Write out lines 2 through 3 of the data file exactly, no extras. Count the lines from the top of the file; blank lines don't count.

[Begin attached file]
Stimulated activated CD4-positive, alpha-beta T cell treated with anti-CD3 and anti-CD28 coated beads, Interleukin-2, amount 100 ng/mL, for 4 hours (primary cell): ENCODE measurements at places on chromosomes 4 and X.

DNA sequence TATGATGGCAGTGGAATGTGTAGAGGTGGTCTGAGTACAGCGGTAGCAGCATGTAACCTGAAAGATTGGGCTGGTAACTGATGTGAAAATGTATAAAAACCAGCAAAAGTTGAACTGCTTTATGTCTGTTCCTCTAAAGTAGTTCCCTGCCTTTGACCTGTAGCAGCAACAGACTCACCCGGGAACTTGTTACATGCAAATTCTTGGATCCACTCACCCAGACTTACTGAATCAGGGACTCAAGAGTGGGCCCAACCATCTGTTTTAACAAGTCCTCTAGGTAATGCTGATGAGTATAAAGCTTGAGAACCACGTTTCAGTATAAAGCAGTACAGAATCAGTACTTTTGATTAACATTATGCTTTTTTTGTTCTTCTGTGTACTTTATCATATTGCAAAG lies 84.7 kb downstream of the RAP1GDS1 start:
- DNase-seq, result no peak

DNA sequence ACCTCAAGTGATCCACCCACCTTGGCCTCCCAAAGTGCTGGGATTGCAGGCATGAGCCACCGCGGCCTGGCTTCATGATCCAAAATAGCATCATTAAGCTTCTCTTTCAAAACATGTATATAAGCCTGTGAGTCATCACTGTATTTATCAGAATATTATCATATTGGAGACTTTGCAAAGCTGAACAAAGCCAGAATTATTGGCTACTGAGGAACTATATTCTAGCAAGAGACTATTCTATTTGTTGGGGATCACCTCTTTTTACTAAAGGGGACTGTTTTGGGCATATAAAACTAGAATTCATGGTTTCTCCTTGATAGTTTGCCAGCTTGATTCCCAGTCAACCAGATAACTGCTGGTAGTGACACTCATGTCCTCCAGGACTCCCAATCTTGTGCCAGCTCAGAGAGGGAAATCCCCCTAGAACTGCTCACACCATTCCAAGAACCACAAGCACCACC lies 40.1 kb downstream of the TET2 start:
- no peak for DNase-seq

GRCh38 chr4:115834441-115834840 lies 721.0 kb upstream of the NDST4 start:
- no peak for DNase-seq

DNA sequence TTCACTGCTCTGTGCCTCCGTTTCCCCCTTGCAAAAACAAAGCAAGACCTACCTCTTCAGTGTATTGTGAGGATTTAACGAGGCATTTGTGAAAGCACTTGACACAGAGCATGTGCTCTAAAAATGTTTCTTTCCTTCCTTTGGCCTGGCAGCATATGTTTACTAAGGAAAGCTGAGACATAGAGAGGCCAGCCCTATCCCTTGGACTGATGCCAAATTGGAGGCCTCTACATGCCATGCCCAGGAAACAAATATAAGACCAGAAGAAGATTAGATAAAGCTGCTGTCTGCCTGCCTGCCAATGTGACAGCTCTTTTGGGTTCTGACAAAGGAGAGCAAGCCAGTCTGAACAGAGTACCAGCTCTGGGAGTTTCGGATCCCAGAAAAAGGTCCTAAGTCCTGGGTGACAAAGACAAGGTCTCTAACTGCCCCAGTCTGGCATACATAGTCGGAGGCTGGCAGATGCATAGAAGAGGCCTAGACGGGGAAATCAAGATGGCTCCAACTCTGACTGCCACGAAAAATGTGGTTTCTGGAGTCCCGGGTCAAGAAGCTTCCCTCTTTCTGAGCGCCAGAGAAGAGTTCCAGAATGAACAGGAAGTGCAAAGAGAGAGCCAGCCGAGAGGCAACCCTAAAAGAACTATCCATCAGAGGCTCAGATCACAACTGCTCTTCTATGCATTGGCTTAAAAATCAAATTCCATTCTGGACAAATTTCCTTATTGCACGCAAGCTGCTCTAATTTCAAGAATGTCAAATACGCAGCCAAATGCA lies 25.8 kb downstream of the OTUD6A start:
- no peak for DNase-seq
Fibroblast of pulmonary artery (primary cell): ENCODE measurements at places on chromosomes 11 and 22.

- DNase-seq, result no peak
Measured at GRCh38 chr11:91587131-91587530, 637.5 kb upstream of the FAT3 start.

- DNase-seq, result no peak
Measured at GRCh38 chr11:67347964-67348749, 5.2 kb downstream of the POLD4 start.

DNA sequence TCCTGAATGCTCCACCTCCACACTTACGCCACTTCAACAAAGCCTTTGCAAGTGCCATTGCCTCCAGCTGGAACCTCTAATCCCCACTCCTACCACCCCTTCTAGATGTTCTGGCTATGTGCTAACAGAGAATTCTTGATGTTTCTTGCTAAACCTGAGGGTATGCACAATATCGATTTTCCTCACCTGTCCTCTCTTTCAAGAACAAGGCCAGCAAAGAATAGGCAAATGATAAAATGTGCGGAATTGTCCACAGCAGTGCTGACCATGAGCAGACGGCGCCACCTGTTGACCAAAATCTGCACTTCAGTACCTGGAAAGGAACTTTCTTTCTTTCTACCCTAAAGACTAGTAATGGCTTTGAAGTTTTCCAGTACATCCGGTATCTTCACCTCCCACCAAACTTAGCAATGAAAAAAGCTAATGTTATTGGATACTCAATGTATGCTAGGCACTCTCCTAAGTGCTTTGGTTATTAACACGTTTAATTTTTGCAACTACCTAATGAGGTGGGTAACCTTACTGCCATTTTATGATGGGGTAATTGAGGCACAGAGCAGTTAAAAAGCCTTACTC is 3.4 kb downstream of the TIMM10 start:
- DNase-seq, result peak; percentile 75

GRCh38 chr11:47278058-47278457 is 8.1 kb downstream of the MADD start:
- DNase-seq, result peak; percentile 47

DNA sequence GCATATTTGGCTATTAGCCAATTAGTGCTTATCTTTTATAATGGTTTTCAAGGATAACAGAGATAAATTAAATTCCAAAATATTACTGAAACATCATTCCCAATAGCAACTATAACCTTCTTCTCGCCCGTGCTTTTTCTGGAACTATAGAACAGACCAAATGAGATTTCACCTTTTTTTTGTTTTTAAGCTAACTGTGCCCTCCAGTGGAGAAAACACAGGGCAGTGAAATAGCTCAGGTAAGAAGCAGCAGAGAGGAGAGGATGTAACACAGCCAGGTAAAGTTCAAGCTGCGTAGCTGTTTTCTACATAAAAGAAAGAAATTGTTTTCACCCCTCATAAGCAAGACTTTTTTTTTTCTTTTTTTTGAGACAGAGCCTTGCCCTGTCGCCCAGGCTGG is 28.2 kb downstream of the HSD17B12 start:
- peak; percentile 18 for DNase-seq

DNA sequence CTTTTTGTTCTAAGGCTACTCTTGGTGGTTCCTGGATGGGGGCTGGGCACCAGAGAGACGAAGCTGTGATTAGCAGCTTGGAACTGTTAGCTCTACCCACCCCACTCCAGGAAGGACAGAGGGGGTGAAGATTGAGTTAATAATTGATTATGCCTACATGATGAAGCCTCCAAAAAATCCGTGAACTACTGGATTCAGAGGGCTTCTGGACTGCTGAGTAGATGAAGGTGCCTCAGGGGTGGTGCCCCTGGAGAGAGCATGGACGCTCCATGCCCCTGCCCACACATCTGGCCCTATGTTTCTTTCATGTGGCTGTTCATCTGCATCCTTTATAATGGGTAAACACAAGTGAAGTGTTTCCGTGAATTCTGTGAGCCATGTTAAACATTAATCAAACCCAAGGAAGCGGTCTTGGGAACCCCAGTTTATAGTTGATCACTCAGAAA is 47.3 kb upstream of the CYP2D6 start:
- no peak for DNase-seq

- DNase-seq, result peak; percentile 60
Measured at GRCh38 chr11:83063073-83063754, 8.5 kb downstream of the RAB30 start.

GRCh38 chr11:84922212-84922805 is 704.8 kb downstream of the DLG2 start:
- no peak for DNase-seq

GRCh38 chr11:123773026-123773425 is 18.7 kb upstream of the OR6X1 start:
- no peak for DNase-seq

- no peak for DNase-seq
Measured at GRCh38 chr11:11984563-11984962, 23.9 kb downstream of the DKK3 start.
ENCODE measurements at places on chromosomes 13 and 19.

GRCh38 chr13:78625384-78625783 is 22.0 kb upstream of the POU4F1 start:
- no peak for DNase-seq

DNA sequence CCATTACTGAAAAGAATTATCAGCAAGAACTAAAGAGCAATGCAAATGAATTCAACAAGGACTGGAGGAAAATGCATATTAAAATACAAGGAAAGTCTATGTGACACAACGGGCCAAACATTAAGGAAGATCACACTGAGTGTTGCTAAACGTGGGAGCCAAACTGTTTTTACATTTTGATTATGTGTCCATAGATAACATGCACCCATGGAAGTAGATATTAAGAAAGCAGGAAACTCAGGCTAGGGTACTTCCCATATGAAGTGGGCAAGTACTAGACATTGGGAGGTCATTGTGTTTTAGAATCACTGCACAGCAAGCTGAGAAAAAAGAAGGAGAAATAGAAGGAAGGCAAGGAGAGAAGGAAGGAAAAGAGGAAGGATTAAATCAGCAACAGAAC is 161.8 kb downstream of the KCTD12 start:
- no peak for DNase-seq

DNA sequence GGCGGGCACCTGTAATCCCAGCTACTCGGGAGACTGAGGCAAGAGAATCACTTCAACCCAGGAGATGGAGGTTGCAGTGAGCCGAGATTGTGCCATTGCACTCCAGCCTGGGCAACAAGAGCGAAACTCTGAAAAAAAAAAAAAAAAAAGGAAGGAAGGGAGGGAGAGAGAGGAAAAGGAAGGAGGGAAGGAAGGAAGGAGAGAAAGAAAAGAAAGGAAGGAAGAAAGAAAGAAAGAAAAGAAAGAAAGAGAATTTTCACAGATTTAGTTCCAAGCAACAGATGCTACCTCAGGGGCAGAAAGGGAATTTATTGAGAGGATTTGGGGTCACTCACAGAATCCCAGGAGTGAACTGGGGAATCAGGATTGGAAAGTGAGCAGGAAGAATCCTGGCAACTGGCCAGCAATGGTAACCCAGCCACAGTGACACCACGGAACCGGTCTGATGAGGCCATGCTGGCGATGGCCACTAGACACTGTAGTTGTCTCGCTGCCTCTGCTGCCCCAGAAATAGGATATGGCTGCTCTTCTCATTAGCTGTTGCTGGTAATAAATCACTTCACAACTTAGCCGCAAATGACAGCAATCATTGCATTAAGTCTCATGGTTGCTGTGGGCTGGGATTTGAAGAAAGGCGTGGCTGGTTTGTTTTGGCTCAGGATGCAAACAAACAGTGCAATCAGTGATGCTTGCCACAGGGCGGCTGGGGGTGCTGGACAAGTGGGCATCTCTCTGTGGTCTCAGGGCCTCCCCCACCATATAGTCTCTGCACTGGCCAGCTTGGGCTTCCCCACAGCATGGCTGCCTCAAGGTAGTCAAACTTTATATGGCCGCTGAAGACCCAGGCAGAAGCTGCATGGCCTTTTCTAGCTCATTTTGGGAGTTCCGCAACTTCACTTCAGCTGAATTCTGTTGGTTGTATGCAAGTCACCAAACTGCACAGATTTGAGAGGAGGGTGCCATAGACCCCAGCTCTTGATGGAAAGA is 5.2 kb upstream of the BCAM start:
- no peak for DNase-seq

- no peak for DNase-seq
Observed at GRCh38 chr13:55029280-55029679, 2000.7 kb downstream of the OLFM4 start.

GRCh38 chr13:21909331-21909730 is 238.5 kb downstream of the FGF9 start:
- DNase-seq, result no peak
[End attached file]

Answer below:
DNA sequence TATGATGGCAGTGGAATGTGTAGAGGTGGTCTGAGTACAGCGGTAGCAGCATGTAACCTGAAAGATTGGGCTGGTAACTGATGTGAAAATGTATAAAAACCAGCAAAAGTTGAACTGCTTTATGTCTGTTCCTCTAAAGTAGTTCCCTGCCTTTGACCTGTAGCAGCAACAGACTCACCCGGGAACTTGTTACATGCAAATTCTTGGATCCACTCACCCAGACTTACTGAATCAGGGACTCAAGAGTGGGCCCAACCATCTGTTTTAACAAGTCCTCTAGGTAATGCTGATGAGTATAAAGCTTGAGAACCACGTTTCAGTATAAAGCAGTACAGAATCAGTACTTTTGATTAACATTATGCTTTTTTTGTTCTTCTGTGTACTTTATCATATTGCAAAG lies 84.7 kb downstream of the RAP1GDS1 start:
- DNase-seq, result no peak